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SPCH U448 - Organizational Communication: Communication Reference

Using Reference Books

Although you don't usually cite reference materials such as dictionaries and encyclopedias they can 

  • help you narrow and focus your topic
  • define terms you are unsure about
  • provide background information
  • offer important facts and figures
  • lead you to other books and articles on your topic

Dictionary  - This resource defines selected words and terms, confirms spelling, definition and pronunciation, explains how words are used, and helps to locate synonyms and antonyms.

Subject Dictionary - These sources focus on the vocabulary of a subject or discipline. (The Penguin dictionary of science

Directory - This source gives contact information such as names, addresses, and telephone numbers.

Encyclopedia (General) - These sets provide summaries of information and ideas in a comprehensive manner. They are useful for providing facts and obtaining a broad survey of a topic. (The encyclopedia Americana)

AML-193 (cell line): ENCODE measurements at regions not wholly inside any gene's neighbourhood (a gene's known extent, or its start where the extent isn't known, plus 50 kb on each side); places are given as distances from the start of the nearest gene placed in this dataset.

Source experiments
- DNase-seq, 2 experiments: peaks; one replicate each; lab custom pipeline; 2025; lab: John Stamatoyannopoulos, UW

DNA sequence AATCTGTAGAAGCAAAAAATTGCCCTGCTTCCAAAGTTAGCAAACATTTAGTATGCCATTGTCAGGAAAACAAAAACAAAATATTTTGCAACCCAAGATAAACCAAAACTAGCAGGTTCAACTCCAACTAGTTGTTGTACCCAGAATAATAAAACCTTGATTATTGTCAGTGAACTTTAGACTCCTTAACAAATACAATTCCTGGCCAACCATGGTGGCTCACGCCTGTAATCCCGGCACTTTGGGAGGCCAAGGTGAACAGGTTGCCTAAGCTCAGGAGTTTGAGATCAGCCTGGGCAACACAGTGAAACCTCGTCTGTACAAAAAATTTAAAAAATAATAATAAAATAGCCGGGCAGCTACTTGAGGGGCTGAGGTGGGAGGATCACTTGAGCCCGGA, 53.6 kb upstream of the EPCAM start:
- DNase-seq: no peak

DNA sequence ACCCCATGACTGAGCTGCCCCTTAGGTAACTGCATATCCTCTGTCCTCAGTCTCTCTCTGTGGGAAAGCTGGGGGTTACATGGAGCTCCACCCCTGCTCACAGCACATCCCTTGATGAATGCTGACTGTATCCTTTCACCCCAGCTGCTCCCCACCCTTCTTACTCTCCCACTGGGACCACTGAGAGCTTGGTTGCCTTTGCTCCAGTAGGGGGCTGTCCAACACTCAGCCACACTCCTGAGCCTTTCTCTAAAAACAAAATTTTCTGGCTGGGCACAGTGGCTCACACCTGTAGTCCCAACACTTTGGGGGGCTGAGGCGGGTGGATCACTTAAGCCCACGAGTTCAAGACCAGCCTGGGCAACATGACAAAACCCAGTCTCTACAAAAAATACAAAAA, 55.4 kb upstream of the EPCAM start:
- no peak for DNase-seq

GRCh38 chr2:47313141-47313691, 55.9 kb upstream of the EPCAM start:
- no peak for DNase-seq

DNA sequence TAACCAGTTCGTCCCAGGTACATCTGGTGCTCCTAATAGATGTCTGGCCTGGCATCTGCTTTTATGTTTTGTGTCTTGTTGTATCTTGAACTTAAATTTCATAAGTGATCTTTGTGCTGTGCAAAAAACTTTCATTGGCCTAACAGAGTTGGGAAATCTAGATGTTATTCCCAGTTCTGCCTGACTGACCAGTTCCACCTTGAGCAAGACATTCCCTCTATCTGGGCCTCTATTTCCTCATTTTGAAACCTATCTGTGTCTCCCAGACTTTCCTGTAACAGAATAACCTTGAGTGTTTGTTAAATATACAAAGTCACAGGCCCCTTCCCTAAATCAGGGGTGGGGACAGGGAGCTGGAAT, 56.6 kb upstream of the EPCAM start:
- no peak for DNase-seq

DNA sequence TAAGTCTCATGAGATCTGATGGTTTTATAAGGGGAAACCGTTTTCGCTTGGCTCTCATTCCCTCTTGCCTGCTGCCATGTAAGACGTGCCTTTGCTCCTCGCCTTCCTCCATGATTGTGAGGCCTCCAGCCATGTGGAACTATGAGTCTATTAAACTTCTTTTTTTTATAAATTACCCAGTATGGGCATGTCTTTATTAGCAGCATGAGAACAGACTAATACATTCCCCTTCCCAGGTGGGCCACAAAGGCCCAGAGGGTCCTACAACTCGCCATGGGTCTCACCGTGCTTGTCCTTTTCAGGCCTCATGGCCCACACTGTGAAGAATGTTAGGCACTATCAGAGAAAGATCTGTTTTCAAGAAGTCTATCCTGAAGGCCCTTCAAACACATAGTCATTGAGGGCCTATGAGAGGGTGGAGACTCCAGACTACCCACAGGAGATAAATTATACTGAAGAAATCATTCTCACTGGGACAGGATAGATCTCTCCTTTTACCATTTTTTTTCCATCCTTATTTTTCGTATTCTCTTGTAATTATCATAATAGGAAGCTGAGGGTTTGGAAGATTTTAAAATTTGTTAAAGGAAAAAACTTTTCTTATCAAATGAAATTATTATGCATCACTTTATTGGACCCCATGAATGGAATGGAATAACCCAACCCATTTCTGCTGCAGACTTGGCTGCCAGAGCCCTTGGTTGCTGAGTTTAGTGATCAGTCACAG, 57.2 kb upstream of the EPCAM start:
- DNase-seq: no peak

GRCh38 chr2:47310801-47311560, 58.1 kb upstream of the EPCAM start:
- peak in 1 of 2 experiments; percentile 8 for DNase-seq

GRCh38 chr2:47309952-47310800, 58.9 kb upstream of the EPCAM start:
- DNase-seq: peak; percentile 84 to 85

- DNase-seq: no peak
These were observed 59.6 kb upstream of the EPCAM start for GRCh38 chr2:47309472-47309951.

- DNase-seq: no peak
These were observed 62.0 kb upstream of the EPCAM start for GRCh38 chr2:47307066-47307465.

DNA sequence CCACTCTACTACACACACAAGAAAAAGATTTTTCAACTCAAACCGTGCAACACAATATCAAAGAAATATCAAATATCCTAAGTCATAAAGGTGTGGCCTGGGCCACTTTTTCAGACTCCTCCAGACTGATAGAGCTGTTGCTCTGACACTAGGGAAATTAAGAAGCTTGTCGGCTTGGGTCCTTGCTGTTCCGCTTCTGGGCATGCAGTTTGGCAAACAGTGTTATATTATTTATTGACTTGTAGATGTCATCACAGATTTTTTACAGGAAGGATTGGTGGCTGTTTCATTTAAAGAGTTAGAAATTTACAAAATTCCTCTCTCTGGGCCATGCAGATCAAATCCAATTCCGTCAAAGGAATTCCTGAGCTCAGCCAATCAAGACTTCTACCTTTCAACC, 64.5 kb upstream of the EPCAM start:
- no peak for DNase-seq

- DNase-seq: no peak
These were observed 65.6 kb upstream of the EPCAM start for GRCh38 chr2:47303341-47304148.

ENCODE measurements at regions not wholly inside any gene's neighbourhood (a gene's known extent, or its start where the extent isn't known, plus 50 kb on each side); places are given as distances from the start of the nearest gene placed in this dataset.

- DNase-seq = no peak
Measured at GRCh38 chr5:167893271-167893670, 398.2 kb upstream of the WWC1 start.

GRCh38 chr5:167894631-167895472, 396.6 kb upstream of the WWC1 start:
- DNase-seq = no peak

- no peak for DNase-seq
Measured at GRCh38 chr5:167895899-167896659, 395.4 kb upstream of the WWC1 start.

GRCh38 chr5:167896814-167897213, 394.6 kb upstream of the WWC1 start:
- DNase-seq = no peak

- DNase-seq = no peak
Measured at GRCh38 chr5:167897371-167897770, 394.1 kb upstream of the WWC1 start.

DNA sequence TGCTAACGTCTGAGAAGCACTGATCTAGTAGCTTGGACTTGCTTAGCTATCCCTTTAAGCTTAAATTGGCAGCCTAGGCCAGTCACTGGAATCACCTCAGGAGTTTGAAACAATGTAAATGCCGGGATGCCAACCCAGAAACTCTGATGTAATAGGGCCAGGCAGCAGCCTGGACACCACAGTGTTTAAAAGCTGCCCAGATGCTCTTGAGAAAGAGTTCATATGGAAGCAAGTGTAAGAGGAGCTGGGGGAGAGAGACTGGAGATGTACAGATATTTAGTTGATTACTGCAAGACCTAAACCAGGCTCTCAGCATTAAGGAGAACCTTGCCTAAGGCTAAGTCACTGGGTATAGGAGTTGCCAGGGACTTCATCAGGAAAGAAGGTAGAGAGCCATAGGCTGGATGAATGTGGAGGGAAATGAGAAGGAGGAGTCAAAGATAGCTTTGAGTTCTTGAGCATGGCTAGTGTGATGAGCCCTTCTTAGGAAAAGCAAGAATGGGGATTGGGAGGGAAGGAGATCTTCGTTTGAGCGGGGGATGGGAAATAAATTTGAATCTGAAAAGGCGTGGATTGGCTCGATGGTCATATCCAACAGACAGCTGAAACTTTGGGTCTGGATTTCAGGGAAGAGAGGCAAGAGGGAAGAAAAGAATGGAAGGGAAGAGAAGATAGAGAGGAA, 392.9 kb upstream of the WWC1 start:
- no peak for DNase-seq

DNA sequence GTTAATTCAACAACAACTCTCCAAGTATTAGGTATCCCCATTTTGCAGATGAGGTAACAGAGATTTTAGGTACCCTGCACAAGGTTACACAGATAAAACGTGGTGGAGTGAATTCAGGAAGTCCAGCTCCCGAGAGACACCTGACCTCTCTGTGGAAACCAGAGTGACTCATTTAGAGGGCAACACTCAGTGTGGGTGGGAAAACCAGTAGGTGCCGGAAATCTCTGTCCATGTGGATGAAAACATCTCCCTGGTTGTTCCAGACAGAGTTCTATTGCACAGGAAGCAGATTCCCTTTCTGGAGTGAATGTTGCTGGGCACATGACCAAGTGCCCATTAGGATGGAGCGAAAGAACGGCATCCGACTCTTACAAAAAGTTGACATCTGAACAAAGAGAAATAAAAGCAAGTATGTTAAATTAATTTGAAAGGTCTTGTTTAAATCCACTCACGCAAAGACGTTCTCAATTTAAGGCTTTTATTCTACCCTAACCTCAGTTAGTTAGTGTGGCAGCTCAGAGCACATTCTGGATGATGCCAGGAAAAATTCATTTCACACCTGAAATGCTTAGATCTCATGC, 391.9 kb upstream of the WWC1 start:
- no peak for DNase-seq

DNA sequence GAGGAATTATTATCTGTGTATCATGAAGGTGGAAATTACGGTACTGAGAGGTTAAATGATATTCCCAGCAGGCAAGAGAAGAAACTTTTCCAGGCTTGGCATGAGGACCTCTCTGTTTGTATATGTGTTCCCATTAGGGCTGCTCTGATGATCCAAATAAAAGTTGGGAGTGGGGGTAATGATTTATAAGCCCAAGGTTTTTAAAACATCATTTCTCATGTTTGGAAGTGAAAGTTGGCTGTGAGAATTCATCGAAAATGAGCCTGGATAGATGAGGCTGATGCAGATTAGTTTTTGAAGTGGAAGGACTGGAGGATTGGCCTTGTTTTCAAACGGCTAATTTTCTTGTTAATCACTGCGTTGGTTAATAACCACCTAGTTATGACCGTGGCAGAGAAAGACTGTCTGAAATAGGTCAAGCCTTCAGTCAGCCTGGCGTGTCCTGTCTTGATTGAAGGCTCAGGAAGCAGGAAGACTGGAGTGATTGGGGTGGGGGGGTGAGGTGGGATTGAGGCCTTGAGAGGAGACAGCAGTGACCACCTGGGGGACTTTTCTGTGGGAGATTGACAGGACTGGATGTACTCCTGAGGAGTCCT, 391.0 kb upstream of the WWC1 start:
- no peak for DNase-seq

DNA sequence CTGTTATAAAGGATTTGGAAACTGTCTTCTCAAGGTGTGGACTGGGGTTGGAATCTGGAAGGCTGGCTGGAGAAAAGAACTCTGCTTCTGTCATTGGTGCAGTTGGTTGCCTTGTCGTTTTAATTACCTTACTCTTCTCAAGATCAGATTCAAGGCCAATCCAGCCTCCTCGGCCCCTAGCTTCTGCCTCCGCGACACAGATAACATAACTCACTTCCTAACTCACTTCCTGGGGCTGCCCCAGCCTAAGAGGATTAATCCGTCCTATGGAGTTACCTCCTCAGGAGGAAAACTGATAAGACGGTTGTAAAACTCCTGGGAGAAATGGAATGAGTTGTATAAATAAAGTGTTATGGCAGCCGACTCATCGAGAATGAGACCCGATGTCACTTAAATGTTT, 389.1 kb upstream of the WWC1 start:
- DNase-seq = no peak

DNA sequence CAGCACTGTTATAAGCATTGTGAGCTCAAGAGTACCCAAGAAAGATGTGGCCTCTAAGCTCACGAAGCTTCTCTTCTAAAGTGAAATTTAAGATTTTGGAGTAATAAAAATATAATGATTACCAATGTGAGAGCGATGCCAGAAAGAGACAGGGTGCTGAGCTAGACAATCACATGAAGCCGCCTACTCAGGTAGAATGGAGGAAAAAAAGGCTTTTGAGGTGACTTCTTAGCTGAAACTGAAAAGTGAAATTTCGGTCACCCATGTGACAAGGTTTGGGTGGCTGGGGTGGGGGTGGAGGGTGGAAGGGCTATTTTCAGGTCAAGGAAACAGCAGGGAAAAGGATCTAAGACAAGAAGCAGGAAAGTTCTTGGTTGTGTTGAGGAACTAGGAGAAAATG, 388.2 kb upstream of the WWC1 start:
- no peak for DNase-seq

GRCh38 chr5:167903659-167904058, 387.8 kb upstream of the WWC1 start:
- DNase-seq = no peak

Subject Encyclopedia  - These sources contain articles on topics within a specific subject. (The encyclopedia of twentieth-century fiction)

Reference Sources

QUICK TIP!...Subject encyclopedias and other reference books are good for background reading on a topic to find out what the general consensus is and what research questions might be viable.

  • Find a selection of print sources available in the reference section on the Communications Header
  • Search the library catalog for reference books by typing "ref AND [your topic]" into the search box.
  • You may need to identify the broader subjects of which your topic is a part in order to find useful reference books (e.g., "music," "popular music," "popular culture," rather than "hip-hop.")

Some Popular Online Reference Collections